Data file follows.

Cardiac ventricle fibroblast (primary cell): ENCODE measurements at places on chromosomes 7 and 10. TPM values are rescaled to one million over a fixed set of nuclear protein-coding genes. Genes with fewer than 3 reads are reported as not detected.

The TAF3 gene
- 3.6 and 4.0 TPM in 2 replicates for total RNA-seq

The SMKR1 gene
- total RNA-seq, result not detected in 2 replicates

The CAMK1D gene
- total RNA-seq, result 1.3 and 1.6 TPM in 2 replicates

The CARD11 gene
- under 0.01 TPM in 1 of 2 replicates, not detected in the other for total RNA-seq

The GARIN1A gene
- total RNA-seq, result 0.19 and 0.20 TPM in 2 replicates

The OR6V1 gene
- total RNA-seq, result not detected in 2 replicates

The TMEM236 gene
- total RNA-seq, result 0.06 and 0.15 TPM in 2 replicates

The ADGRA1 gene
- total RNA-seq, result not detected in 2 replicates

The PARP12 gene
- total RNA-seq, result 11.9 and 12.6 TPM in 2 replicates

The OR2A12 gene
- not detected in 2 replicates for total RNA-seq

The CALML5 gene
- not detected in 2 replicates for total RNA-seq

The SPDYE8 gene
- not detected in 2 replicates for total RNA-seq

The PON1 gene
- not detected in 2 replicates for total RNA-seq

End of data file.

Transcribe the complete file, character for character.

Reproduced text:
Cardiac ventricle fibroblast (primary cell): ENCODE measurements at places on chromosomes 7 and 10. TPM values are rescaled to one million over a fixed set of nuclear protein-coding genes. Genes with fewer than 3 reads are reported as not detected.

The TAF3 gene
- 3.6 and 4.0 TPM in 2 replicates for total RNA-seq

The SMKR1 gene
- total RNA-seq, result not detected in 2 replicates

The CAMK1D gene
- total RNA-seq, result 1.3 and 1.6 TPM in 2 replicates

The CARD11 gene
- under 0.01 TPM in 1 of 2 replicates, not detected in the other for total RNA-seq

The GARIN1A gene
- total RNA-seq, result 0.19 and 0.20 TPM in 2 replicates

The OR6V1 gene
- total RNA-seq, result not detected in 2 replicates

The TMEM236 gene
- total RNA-seq, result 0.06 and 0.15 TPM in 2 replicates

The ADGRA1 gene
- total RNA-seq, result not detected in 2 replicates

The PARP12 gene
- total RNA-seq, result 11.9 and 12.6 TPM in 2 replicates

The OR2A12 gene
- not detected in 2 replicates for total RNA-seq

The CALML5 gene
- not detected in 2 replicates for total RNA-seq

The SPDYE8 gene
- not detected in 2 replicates for total RNA-seq

The PON1 gene
- not detected in 2 replicates for total RNA-seq